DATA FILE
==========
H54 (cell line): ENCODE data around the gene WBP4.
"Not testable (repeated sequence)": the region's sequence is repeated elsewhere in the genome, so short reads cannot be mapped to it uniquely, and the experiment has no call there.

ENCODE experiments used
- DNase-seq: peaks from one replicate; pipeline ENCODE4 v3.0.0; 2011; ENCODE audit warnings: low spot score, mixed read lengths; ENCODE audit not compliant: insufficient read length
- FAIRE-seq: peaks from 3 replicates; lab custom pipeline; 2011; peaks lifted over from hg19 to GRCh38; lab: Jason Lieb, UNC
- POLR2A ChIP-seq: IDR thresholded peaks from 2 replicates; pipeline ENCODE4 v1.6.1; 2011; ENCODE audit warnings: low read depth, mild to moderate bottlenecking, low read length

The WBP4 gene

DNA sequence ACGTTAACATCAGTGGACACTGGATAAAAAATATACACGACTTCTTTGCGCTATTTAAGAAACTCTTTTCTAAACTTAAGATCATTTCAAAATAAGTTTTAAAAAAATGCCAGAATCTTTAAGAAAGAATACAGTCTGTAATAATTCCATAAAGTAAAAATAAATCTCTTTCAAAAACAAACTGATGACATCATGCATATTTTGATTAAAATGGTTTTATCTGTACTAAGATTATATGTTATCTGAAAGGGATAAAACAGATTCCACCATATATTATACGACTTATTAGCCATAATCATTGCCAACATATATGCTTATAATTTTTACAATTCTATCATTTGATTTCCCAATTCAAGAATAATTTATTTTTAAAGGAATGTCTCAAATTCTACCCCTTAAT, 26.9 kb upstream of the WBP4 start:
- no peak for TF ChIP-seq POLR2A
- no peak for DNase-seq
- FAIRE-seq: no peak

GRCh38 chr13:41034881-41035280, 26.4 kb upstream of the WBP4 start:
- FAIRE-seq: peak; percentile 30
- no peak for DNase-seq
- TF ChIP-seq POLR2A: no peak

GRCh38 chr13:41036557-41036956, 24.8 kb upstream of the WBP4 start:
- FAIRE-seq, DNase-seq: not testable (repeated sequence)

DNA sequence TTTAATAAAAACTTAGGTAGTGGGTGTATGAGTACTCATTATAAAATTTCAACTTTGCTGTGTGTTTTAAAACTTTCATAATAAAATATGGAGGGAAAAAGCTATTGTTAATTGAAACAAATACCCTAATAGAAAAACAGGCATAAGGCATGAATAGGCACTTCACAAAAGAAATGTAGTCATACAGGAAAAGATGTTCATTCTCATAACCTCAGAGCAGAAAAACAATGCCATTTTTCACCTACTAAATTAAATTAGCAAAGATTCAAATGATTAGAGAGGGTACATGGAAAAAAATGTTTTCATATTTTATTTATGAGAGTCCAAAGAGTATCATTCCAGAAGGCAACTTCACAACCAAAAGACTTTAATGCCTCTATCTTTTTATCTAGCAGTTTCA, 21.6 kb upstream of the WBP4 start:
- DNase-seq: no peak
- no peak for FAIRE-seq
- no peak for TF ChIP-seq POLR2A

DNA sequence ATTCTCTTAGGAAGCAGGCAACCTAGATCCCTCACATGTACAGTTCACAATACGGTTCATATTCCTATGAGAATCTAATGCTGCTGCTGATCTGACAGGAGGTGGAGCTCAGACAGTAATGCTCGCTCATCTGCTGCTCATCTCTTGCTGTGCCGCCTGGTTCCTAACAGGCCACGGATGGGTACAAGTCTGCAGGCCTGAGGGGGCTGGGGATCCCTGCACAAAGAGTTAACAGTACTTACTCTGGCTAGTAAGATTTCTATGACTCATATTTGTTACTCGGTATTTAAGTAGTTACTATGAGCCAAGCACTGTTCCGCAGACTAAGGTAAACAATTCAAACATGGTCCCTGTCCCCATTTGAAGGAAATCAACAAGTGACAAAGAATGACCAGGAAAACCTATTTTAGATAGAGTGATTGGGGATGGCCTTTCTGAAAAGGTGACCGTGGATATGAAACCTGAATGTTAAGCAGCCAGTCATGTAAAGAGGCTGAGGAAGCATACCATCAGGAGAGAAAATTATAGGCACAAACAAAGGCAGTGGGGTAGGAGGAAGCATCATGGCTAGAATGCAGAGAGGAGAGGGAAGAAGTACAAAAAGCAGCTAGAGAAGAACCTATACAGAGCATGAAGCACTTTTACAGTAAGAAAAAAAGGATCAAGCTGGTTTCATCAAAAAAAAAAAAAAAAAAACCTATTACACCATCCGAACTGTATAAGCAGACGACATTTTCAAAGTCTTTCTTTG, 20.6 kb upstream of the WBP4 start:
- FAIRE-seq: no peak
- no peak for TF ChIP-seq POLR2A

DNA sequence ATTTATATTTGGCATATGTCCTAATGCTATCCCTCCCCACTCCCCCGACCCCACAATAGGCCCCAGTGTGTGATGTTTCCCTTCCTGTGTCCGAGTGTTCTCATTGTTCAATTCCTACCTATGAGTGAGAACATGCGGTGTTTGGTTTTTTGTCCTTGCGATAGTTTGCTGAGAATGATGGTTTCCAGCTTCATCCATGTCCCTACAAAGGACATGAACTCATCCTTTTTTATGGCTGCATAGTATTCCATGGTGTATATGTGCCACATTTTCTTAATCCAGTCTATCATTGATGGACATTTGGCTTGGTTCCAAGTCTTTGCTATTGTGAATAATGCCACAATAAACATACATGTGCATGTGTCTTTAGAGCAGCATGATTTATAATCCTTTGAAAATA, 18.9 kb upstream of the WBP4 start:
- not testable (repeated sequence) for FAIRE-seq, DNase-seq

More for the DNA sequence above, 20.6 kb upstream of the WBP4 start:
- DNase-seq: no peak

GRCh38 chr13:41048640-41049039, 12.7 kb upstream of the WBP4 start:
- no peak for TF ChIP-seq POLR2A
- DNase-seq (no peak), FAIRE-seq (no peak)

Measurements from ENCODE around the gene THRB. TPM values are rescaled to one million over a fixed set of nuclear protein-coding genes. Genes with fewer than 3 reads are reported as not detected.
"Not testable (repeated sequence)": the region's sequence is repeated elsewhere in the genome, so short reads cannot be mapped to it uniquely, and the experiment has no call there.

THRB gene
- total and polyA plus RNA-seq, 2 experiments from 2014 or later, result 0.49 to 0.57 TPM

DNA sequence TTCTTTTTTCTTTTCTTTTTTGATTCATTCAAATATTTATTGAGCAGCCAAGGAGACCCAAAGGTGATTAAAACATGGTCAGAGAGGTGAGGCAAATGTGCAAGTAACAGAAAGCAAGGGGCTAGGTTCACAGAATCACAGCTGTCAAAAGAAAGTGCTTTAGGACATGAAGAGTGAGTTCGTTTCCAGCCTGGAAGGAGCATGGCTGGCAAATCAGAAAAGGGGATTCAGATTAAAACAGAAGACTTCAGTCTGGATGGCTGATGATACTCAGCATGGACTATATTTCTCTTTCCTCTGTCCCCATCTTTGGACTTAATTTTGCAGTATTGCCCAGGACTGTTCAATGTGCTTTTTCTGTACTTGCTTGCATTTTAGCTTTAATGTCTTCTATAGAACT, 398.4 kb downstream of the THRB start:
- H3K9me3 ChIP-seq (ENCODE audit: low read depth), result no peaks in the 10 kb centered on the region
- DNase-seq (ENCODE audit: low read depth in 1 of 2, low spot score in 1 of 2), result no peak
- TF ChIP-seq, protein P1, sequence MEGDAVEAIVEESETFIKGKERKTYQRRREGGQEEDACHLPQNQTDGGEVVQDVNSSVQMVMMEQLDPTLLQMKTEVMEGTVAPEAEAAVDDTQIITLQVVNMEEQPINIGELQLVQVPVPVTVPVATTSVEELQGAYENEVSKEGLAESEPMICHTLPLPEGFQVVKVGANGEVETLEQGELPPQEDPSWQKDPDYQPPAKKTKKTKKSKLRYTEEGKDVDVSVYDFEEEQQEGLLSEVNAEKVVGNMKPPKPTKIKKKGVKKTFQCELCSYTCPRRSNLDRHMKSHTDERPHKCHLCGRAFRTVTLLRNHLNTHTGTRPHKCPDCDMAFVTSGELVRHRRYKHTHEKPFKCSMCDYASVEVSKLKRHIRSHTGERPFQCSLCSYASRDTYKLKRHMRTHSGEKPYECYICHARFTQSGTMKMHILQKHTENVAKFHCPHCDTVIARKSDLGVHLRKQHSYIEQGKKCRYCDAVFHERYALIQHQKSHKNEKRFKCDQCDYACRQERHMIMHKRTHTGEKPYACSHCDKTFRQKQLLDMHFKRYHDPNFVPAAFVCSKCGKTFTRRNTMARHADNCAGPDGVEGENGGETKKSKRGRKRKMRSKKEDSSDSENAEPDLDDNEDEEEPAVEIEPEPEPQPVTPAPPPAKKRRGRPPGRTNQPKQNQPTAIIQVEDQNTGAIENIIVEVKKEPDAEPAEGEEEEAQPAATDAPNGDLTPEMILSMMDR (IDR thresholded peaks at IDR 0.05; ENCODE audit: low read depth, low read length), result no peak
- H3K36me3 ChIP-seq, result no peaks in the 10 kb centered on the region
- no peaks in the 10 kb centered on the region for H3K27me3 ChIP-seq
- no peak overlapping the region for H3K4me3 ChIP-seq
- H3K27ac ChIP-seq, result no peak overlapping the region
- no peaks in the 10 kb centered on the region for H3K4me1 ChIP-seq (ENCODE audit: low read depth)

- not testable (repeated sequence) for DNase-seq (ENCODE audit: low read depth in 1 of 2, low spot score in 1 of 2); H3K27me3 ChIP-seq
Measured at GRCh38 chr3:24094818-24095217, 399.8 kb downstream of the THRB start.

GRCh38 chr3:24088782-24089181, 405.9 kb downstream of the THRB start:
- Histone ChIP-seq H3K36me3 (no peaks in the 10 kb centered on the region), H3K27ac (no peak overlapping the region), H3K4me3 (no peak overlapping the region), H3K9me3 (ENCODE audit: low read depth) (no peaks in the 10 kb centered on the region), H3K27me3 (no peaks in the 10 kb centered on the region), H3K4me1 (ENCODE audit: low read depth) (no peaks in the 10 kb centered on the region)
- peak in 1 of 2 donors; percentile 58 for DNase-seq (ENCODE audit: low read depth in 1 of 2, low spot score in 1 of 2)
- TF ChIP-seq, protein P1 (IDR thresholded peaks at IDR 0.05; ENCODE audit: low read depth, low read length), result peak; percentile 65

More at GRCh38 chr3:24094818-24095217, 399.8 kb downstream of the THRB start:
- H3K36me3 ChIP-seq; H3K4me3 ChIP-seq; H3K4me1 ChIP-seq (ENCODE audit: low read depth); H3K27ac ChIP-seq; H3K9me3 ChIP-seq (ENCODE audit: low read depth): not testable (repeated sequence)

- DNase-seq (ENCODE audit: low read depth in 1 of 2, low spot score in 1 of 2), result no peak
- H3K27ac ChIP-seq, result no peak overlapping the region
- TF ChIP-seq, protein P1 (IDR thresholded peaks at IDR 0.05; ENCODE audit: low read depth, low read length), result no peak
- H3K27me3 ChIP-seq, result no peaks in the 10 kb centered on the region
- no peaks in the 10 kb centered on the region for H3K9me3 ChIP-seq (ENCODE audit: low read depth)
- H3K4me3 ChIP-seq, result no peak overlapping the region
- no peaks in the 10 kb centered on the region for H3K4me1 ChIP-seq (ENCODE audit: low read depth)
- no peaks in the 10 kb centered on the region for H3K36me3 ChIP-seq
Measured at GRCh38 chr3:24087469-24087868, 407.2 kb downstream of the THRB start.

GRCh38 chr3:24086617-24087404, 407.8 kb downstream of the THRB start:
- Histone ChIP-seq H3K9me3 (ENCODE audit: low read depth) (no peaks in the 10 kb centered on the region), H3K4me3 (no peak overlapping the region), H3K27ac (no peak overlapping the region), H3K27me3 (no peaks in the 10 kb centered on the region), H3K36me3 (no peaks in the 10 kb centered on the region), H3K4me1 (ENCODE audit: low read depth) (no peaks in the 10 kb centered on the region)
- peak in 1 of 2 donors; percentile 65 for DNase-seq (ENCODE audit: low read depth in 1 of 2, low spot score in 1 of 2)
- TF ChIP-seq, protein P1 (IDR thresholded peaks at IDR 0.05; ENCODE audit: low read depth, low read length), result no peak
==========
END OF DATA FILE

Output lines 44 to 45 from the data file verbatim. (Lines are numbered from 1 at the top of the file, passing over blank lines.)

- no peaks in the 10 kb centered on the region for H3K4me1 ChIP-seq (ENCODE audit: low read depth)

- not testable (repeated sequence) for DNase-seq (ENCODE audit: low read depth in 1 of 2, low spot score in 1 of 2); H3K27me3 ChIP-seq